Advertisement
YOU ARE HERE: LAT HomeCollections

Los Angeles

Cougar at Griffith Park Not Yet a Threat, Expert Says

June 08, 2004|Steve Hymon | Times Staff Writer

A mountain lion expert who visited Griffith Park on Monday said that Los Angeles' largest urban oasis offers inviting habitat for the big cats.

Walter Boyce, director of the UC Davis Wildlife Health Center, was flown in by city officials who wanted him to determine whether a lion seen several times in recent weeks in the park was a threat to public safety.

Boyce's answer: Probably not, because the lion has never been seen acting aggressively toward people, who visit the park at the rate of 10 million a year.

He also told officials with the city Department of Recreation and Parks that they must do a better job of informing visitors of precautions they should take in cougar country.

"You have food, water and cover for the lions here," Boyce said. "I wouldn't expect an area this size to support a lion over the long haul because it's too small. But the park has a reproducing population of deer, and that's what a lion wants."

Boyce said he was particularly disturbed to see so many people walking their dogs off leash, which is against park rules and a good way to provoke a lion to attack.

Dogs and house cats have been attacked by lions throughout the state, said Boyce, who is overseeing a study of mountain lions in San Diego County. He also advised people not to hike alone and to carry cellphones.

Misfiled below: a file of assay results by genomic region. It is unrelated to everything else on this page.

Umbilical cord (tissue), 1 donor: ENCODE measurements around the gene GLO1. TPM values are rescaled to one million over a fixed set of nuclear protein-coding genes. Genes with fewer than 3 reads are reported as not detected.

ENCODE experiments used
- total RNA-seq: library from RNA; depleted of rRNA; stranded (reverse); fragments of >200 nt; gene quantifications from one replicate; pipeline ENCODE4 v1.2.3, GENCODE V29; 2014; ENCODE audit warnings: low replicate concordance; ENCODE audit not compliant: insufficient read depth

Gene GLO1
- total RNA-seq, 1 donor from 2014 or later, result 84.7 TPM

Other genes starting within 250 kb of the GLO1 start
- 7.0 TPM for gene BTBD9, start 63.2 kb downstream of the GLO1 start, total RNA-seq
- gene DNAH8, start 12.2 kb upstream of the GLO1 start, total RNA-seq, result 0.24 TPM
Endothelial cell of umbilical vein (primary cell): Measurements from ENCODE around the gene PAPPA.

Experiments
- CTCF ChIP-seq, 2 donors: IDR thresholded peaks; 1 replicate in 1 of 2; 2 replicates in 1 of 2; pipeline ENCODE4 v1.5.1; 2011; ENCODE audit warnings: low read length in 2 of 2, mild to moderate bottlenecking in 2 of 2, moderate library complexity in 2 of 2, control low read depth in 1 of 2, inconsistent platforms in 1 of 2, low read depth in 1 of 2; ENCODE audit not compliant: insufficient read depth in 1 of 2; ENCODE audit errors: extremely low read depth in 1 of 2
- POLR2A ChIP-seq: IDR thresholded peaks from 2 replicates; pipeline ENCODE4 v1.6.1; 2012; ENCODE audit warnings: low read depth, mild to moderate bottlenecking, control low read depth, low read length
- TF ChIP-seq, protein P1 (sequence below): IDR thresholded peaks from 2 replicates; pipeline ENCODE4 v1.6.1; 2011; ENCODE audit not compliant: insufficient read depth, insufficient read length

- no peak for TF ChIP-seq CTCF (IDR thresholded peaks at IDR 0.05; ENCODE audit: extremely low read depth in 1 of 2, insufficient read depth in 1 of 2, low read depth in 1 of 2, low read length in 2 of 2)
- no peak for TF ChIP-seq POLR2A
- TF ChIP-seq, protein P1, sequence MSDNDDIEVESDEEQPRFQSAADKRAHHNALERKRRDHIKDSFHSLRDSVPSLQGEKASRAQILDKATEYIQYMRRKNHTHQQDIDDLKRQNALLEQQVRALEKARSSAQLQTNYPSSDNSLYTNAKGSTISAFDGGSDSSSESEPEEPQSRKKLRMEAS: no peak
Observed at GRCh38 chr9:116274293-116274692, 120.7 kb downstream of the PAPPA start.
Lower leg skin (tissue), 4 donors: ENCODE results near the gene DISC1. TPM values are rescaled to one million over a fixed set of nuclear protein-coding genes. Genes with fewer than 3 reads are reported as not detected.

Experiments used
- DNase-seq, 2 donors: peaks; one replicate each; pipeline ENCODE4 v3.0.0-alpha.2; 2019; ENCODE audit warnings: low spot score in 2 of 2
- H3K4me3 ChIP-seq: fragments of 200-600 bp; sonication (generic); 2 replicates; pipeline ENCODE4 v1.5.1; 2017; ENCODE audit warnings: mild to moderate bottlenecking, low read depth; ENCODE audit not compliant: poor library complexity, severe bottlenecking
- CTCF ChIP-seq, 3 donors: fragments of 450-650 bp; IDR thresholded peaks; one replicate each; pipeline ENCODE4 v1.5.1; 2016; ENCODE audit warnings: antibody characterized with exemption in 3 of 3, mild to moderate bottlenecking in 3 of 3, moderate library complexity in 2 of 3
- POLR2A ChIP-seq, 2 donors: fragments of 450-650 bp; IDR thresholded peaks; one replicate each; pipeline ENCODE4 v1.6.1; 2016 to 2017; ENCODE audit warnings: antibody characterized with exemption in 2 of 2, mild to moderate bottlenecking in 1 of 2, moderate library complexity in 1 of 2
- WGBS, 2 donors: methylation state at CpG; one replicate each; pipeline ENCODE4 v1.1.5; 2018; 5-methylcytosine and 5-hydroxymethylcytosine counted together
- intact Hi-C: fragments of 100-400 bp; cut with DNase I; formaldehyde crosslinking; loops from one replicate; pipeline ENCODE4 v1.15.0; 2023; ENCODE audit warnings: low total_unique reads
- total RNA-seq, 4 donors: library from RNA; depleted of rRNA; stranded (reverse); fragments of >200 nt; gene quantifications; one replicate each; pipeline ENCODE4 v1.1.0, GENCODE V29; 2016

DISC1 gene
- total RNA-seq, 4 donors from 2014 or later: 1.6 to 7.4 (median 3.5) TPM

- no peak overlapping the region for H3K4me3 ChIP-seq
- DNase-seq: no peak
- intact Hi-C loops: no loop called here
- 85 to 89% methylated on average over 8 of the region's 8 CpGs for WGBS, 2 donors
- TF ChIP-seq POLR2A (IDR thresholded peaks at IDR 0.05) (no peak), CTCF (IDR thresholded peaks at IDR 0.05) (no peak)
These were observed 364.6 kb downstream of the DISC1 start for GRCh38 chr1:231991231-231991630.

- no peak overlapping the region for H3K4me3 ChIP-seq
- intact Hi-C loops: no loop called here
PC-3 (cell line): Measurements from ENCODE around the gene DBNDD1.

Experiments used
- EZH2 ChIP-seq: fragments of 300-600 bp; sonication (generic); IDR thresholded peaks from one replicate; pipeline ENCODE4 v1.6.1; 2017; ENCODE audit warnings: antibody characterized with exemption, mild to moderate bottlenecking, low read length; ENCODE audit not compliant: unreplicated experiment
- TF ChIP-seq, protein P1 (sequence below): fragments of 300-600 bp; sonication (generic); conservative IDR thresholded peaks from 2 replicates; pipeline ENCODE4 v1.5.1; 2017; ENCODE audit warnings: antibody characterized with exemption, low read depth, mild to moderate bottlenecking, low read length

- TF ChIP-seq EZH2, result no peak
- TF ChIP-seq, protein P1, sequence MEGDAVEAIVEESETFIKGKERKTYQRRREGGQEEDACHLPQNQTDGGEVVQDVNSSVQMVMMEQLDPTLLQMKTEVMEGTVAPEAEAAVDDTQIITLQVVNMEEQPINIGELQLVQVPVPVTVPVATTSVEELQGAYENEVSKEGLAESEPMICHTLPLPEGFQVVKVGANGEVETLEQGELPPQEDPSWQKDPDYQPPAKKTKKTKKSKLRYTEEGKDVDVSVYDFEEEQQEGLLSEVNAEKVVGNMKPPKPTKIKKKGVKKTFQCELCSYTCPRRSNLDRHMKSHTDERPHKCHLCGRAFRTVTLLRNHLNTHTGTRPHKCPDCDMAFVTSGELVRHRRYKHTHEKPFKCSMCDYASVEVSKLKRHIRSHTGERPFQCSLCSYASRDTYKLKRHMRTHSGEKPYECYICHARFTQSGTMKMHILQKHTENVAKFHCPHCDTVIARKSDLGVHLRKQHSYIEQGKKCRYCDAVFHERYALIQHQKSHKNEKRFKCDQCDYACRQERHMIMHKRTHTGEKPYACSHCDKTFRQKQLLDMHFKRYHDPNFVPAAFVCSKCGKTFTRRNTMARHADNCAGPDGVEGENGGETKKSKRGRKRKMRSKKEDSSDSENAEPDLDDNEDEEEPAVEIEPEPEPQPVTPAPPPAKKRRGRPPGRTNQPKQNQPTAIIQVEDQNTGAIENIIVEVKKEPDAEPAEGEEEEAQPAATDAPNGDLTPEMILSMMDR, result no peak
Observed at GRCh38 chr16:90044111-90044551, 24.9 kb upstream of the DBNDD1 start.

To illustrate the strength of the animal, Boyce said that a 145-pound lion in Cuyamaca Rancho State Park once grabbed a dead 125-pound mule deer from the back of a pickup truck and dragged it away.

Jon Kirk Mukri, general manager of the city parks department, said he believes that the lion probably will leave the park on its own, if it hasn't already. In late May, a lion was seen in a neighborhood off Los Feliz Boulevard south of the park.

But Mukri also said that he will ask the state Department of Fish and Game to kill or relocate the lion should it display any dangerous behavior toward people.

Boyce also visited the old Toyon landfill in the park, where the cougar has been seen twice. The dump has been closed for years and is covered by dirt crisscrossed by bulldozer tracks.

"This is pretty bizarre," said Boyce, looking out toward Burbank and beyond to the Verdugo Mountains, where the lion may have come from. "It's a one-evening jaunt from the Verdugos to here, if a lion makes the right choices."

Advertisement
Los Angeles Times Articles
|
|
|